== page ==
The Joint United Nations Programme on HIV/AIDS (UNAIDS) estimates that 33 million people worldwide are HIV-positive.1 The AIDS epidemic presents one of the greatest challenges to public health systems around the world, straining national budgets and medical expertise worldwide. Not only is AIDS incurable, but it also disproportionately afflicts people in their early adult years. The very people who should be contributing to the economic, political, and social development of the state are instead falling ill and dying. This has huge social and economic costs. It also harms governance and democratization.2 In response, states, nongovernmental organizations (NGOs), and intergovernmental organizations have taken an active role in providing access to treatment, education, and prevention programs. Given the magnitude and effects of the AIDS epidemic, this is not surprising. What is surprising, though, is that, instead of predicating their actions simply on public health grounds, advocates for people living with HIV/AIDS (PLWHAs) increasingly argue that education programs and treatment access are matters of human rights. For example, UNAIDS declares, "The risk of HIV infection and its impact feeds on violations of human rights, including discrimination against women and marginalized groups. . . . Over the past decade the critical need for strengthening human rights to effectively respond to the epidemic and deal with its effects has become evermore clear. Protecting human rights and promoting public health are mutually reinforcing."3 The International Federation of Red Cross and Red Crescent Societies specifically advocates human rights as a cornerstone of its AIDS prevention programs. Protecting rights, it argues, will empower vulnerable groups to demand education, economic opportunities, and protection from violence. This, in turn, will reduce HIV transmission.4 Amnesty International notes that human rights abuses contribute to HIV's spread and undermine treatment efforts, and Human Rights Watch finds that such abuses fuel transmission, which in turn leads to additional abuses and discrimination.5 Similarly, Physicians for Human Rights encourages medical professionals to both treat the disease and call attention to its underlying causes.6 In this approach, health care workers can use their public credibility to highlight violations of economic, social, and cultural rights and the ways in which those violations increase a person's vulnerability to infection. Historically, disease containment has not involved human rights strategies but has instead relied on "coercion, compulsion, and restrictions."7 Reciprocally, diseases have not typically been the subject of human rights activism. Today's emphasis on human rights in HIV/AIDS treatment and prevention therefore represents a major and contentious shift in public health policy and human rights advocacy. Why did public health officials move away from traditional strategies and turn to human-rights-based strategies for confronting AIDS? Why did human rights NGOs accept HIV/AIDS as a rights issue? By examining these changes, we can see how the meaning of the area of human rights itself has evolved and how strong advocates in critical positions can catalyze change. In the first section of this chapter I identify three human rights approaches to AIDS. Next I explain how advocates began promoting rights arguments against the public health orthodoxy of the mid-1980s. This effort started at the national level, led by public health officials and domestic AIDS activists particularly in the United States. As discussed in the third section, similar rights-based approaches to AIDS were brought to international organizations by a few well-placed individuals, most importantly Dr. Jonathan Mann, initial director of the World Health Organization's (WHO) Global Program on AIDS (GPA). Mann's advocacy faced stiff opposition from WHO bureaucrats imbued with traditional public health attitudes, but the battle in this key international organization helped inform the world about the advantages of integrating human rights into AIDS policy. In this context and under pressure from their own AIDS advocates, key states began adopting their own rightsbased policies concerning the disease in the early 1990s, as discussed in the following sections on Brazil and South Africa. By the mid-1990s, conventional human rights NGOs, long reluctant to embrace AIDS as a rights issue, also began changing their attitudes, as discussed in the chapter's final section.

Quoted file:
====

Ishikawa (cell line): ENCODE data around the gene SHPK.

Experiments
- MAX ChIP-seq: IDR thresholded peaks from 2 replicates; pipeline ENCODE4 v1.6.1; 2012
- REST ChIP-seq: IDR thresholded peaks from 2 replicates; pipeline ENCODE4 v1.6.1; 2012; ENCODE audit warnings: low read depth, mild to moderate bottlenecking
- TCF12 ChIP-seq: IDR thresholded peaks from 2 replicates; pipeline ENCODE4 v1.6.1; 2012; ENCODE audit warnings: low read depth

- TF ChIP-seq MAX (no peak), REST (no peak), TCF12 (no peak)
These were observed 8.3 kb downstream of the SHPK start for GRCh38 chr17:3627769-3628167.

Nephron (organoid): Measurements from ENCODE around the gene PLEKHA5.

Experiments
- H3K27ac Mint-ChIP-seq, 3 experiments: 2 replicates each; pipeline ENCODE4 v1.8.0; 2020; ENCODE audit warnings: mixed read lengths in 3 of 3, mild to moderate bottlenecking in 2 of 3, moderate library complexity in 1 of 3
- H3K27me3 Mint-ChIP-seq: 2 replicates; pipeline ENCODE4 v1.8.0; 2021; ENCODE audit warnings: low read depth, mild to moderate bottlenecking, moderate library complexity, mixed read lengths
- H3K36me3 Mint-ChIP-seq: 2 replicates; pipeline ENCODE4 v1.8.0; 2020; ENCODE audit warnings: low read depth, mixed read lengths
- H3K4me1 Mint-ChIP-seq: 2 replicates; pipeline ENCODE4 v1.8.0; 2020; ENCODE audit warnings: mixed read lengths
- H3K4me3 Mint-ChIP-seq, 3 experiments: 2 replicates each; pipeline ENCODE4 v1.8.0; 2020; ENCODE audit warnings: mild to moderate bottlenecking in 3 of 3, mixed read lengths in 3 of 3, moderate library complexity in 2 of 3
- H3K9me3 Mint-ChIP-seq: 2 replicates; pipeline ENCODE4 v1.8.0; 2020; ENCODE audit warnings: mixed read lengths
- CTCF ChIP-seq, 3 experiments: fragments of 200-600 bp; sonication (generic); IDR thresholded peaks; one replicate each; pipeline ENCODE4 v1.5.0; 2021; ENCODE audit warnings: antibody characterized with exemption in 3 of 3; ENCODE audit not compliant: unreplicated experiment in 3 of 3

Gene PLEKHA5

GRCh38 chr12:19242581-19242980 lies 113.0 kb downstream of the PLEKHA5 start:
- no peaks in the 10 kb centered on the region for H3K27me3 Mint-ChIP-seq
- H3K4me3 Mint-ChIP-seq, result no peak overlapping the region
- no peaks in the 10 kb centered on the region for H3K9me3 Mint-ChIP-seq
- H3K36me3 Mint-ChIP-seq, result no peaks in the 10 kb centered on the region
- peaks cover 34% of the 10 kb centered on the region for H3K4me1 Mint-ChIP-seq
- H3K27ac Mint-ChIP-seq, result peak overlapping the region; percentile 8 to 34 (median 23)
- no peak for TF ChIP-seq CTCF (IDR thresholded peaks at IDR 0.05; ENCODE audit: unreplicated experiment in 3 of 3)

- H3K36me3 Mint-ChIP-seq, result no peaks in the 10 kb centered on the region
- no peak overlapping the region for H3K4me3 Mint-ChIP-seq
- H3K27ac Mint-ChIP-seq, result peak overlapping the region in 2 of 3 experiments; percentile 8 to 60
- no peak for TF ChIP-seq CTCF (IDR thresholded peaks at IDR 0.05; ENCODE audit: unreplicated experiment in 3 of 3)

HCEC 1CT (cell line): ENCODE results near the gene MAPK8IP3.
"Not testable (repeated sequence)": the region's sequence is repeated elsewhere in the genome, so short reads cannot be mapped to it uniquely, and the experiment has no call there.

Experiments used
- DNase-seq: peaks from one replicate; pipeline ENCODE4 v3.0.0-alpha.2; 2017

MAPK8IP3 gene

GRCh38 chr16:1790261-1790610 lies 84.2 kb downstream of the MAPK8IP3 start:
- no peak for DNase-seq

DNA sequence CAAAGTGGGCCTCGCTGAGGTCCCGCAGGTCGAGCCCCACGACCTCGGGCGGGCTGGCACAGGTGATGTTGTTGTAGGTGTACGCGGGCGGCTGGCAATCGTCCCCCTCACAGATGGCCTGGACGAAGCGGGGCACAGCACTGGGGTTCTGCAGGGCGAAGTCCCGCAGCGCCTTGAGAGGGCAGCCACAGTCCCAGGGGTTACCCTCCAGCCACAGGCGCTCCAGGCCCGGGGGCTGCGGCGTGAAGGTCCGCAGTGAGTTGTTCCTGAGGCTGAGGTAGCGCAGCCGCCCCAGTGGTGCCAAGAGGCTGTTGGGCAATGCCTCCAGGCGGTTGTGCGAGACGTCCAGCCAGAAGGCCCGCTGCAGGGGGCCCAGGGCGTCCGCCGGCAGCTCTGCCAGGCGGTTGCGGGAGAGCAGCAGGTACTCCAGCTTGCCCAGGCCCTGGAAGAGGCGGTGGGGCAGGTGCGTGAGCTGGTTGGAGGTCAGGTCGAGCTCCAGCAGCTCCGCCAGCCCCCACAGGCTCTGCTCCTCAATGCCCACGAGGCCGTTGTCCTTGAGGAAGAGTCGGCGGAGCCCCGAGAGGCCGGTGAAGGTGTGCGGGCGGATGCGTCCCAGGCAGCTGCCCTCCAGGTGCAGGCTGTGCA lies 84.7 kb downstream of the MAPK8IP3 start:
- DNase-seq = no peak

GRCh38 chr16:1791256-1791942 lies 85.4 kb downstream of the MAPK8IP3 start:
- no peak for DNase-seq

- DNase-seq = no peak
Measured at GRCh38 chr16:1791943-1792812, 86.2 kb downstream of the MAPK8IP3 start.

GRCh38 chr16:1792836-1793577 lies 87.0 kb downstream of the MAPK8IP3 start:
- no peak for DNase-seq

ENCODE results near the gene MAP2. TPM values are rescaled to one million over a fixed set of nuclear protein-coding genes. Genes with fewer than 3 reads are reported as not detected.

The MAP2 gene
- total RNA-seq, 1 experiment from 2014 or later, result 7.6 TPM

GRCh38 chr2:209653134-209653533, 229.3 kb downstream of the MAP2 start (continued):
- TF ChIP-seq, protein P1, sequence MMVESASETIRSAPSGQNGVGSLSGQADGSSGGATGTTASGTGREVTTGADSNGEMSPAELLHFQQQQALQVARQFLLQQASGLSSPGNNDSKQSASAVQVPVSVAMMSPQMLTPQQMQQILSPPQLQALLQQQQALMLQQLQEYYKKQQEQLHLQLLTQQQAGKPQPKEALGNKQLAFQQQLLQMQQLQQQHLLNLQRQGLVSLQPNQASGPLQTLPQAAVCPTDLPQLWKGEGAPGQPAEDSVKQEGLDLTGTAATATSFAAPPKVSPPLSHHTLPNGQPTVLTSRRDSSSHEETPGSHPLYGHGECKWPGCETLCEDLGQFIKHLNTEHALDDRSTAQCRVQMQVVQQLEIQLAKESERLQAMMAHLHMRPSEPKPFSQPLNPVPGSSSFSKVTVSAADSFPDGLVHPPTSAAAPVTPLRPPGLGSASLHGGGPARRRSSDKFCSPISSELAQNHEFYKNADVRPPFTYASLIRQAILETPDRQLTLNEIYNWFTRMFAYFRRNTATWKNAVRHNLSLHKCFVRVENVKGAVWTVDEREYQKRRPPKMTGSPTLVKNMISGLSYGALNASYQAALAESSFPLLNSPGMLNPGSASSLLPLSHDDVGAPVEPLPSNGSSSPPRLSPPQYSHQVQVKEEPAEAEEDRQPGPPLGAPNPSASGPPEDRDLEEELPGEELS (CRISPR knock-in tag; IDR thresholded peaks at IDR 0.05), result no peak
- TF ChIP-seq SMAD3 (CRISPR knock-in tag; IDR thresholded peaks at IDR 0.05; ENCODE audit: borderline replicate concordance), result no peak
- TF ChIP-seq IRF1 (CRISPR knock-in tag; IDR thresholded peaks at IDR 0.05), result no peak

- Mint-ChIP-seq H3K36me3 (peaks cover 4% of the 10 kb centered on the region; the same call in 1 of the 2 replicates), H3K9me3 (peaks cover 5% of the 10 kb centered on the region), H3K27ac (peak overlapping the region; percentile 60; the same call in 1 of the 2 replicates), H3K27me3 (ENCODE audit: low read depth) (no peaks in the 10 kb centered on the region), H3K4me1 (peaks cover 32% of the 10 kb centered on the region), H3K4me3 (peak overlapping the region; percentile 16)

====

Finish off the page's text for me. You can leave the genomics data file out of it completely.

|Original language||English (US)|
|Title of host publication||The International Struggle For New Human Rights|
|Publisher||University of Pennsylvania Press|
|Number of pages||15|
|State||Published - Dec 1 2010|